The multi-cloud management market is expected to grow from USD 1,169.5 million in 2017 to USD 4,492.7 million by 2022, at a Compound Annual Growth Rate (CAGR) of 30.9 per cent from 2017 to 2022.
Avoidance of vendor lock-ins, increased agility and automation and the rising need for a high level of governance and policy are the major factors that are expected to drive the market.
Additionally, with the rise of adoption of containerisation and microservices for cloud-native applications, there is increased adoption of a multi-cloud strategy by enterprises, a Markets and Markets report added.
Multi-cloud is becoming a necessity for enterprises as it enables growth, innovation, and productivity. By distributing the workload across multiple cloud environments, organisations are experiencing better cloud performance, an increase in efficiency, savings, and risk mitigation related to individual cloud architectures.
“Multi-cloud approach offers flexibility to organisations to use optimal cloud infrastructure mapped to their business needs such as geographical spread, and functional among others,” said Abhijit Mazumder, Chief Information Officer & Global Head Sales Enablement, Tata Consultancy Services.
He further pointed out that some of the best practices in multi-cloud adoption include, defining service catalogs: For a multi-cloud strategy to be a success, the organisations services catalog needs to be curated in a way that diverse product teams can utilise it with minimal effort.
The Cloud Center of Excellence (CCOE) needs to be tasked with standardising these to ensure that the same problem is not being solved by multiple engineering groups and in multiple ways. Portability: It is recommended that organisations use open-source implementations of managed services as well as vendor-agnostic products for deployment within the cloud.
This ensures that any movement from one cloud to another is not prohibitively difficult owing to challenges from an unsupported technology stack. At the same time, we must be cognizant of the force being exerted on enterprise architecture due to the difficulty of pulling out large amounts of data from cloud environments, aka “data gravity”.
Multi-cloud (agnostic) IAC: Infra as Code (IAC) is one of the most powerful abilities the cloud provides allowing small teams to manage and run infrastructure orders of much larger magnitude than was possible traditionally. In a multi-cloud environment, IAC tools/frameworks that are not cloud-specific allow the organisations engineering teams to use the same toolset and pipelines to provision services on multiple clouds.
“This ensures that the learning curve is minimised, and deployment tools are standardised thereby improving engineering productivity as well as removing lock-in as a consideration and Network Architecture: One of the key elements responsible for the success of a multi-cloud strategy is the robustness of the network architecture,” said Mazumder.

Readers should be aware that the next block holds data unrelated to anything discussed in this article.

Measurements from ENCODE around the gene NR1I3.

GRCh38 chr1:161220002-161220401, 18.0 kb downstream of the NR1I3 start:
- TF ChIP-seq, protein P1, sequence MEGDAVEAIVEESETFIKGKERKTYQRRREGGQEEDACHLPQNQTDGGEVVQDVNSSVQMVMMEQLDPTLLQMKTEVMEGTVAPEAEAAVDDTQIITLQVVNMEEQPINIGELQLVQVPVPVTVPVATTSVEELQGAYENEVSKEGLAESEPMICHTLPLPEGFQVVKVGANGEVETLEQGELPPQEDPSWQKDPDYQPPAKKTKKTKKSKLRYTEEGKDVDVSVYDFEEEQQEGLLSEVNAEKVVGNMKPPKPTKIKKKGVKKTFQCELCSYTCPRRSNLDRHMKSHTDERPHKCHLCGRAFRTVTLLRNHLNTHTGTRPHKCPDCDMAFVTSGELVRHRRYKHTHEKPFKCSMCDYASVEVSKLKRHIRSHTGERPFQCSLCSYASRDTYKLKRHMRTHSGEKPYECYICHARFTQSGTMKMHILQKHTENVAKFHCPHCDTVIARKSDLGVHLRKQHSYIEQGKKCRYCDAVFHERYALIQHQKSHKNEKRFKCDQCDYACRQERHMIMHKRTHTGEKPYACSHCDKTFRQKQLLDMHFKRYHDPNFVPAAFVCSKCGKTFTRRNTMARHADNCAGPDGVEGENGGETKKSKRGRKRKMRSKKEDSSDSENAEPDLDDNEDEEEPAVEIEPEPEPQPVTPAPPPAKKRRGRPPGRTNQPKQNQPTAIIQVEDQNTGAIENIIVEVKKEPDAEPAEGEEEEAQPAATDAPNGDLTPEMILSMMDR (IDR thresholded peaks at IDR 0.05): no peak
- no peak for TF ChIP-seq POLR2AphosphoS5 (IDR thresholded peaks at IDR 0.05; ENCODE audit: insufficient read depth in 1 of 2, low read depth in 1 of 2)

As it is now well known, a key cost center in the cloud world is the data egress cost which is charged by the cloud vendors for data exiting their network. The design for the network as well as application placement must ensure that applications with heavy data transfer requirements are placed close together and the cross-cloud network is resilient enough to provide seamless connectivity between applications hosted across two different clouds.
“Today, TCS supports 400 large customers on AWS. TCS is a Microsoft Gold Partner with over 1,000 successful ‘modern workplace’ and Azure engagements for more than 225 global customers,” added Mazumder.
Choosing a multi-cloud management platform
Industry watchers opine that choosing the right mix of multi-cloud models requires careful forethought.
“The main feature while choosing a multi-cloud management platform is that it should provide the capability of “develop once and deploy globally”. Hence, we must consider some best-in-class features while choosing a multi-cloud management platform such as Self-service provisioning – Capabilities that enable deployment of cloud services on-demand via GUI, APIs which further translate provisioning and management requests into target cloud and native API requests,” said Mazumder.
Service Orchestration is the ability to orchestrate multiple cloud services to achieve application blueprint deployment across multi-clouds based on the application’s requirement
Service Availability and Performance Monitoring provides proper insights and analytics on services reliability and performance which can help application service owners for better application development and management Cloud Service Cost Monitoring and Optimisation – Helps keep track of cloud resources deployment sprawl and cost associated with the same. The tool should provide capabilities such as right-sizing recommendations, and Reserve instances of usage to optimise the cost.
Cloud Compliance and Governance Monitoring provides capabilities to monitor security standards and government policies such as specific cloud resource size usage, internet exposure blocking via public IP address allocation restrictions but also to have auto-remediation in case policies are getting deviated by end-users on such resource deployments.